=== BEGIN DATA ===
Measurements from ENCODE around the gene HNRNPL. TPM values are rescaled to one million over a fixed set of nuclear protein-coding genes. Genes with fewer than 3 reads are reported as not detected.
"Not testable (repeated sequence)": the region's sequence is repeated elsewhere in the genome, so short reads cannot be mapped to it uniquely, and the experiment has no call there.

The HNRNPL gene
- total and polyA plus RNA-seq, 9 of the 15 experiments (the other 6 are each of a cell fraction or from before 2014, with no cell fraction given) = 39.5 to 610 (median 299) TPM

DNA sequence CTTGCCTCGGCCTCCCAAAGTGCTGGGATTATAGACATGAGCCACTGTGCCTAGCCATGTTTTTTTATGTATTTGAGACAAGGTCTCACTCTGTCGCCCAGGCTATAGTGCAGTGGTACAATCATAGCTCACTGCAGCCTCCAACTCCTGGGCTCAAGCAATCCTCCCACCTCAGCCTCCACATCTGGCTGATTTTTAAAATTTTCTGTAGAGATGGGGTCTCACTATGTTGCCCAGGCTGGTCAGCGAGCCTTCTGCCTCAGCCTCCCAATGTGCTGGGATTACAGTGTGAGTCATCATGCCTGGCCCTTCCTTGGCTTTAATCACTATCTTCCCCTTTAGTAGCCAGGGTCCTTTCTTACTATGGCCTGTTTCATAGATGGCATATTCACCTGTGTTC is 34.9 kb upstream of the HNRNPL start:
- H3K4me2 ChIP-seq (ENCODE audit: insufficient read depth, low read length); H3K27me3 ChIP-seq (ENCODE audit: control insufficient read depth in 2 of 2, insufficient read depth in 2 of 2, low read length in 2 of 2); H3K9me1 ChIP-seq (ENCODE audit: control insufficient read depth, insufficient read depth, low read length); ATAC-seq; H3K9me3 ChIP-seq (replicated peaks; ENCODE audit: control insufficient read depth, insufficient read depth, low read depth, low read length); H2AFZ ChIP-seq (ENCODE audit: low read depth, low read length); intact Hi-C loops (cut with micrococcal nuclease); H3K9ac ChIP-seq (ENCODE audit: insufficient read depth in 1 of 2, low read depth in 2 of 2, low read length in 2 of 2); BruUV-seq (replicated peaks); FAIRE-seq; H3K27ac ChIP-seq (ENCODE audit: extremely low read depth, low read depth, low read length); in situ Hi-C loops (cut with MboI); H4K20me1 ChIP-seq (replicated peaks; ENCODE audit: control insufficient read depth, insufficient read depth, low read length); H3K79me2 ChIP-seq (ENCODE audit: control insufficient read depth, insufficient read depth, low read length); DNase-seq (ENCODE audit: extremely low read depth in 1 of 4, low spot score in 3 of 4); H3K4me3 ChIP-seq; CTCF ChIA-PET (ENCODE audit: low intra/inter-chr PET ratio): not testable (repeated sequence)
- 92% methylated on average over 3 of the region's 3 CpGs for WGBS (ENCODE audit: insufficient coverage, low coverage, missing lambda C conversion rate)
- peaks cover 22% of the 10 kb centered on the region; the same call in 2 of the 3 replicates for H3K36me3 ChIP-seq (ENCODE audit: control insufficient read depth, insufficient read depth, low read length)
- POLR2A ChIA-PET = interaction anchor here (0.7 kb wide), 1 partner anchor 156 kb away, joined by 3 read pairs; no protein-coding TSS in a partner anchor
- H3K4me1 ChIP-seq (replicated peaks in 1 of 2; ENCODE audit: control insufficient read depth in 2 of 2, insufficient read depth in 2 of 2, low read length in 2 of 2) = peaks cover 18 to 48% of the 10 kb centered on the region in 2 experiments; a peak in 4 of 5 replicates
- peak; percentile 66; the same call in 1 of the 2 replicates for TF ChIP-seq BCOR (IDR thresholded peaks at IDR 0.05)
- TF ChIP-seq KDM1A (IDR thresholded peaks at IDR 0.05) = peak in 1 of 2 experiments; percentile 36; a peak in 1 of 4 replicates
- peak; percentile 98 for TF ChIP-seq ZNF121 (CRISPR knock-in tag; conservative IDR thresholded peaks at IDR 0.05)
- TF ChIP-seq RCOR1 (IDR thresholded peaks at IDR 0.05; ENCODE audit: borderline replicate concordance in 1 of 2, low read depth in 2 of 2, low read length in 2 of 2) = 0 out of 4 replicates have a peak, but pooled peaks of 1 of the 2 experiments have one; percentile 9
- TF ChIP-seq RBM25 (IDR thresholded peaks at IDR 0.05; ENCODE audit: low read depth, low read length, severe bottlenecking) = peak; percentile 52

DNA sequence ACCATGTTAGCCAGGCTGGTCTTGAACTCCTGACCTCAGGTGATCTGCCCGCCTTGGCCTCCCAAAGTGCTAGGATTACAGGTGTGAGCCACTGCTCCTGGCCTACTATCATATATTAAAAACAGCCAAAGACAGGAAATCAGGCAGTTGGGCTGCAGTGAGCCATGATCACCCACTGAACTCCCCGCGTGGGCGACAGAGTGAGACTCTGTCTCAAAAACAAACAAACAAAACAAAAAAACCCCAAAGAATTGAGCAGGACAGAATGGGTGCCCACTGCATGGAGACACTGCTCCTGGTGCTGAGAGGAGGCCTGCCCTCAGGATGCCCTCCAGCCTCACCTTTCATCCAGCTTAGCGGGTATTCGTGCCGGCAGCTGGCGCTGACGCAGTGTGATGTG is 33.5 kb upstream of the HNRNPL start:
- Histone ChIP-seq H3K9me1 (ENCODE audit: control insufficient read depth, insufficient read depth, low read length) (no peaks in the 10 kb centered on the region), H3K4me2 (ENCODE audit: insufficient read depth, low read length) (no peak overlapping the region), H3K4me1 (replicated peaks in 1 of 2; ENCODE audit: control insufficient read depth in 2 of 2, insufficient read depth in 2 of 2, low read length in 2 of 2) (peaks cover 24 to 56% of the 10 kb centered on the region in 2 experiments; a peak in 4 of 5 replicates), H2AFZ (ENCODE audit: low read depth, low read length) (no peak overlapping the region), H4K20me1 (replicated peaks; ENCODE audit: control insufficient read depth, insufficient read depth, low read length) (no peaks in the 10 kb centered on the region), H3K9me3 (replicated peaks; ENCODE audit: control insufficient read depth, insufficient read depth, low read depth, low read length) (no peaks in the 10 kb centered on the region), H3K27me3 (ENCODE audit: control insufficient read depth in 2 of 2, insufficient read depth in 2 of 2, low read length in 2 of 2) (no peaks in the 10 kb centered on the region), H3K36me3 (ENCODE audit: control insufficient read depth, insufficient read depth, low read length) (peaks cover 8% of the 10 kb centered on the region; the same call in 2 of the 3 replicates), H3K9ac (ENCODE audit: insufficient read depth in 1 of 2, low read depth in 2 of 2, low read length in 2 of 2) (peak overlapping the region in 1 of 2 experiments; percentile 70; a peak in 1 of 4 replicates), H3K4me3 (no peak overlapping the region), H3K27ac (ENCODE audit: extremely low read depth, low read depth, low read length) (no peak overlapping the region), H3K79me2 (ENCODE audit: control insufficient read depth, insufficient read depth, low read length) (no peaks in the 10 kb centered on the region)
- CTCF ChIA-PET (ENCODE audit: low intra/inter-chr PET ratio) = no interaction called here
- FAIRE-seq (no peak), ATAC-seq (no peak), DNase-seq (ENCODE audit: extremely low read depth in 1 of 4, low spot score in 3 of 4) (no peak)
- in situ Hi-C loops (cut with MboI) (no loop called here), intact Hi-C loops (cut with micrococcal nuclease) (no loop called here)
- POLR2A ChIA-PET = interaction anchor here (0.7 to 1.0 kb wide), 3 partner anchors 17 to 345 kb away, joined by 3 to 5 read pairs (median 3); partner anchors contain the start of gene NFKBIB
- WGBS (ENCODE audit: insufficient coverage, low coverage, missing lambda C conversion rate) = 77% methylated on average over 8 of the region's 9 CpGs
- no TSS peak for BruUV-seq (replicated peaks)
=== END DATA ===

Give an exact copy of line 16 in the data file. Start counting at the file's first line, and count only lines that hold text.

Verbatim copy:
DNA sequence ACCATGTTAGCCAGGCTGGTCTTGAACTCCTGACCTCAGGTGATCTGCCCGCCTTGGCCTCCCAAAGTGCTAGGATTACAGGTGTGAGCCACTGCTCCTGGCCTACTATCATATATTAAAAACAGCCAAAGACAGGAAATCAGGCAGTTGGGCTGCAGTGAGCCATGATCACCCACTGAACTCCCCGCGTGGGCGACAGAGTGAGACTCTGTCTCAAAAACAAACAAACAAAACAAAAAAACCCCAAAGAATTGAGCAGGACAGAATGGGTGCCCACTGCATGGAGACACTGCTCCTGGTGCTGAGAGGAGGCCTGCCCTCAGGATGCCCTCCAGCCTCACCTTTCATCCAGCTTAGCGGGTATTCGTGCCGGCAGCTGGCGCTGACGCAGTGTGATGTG is 33.5 kb upstream of the HNRNPL start: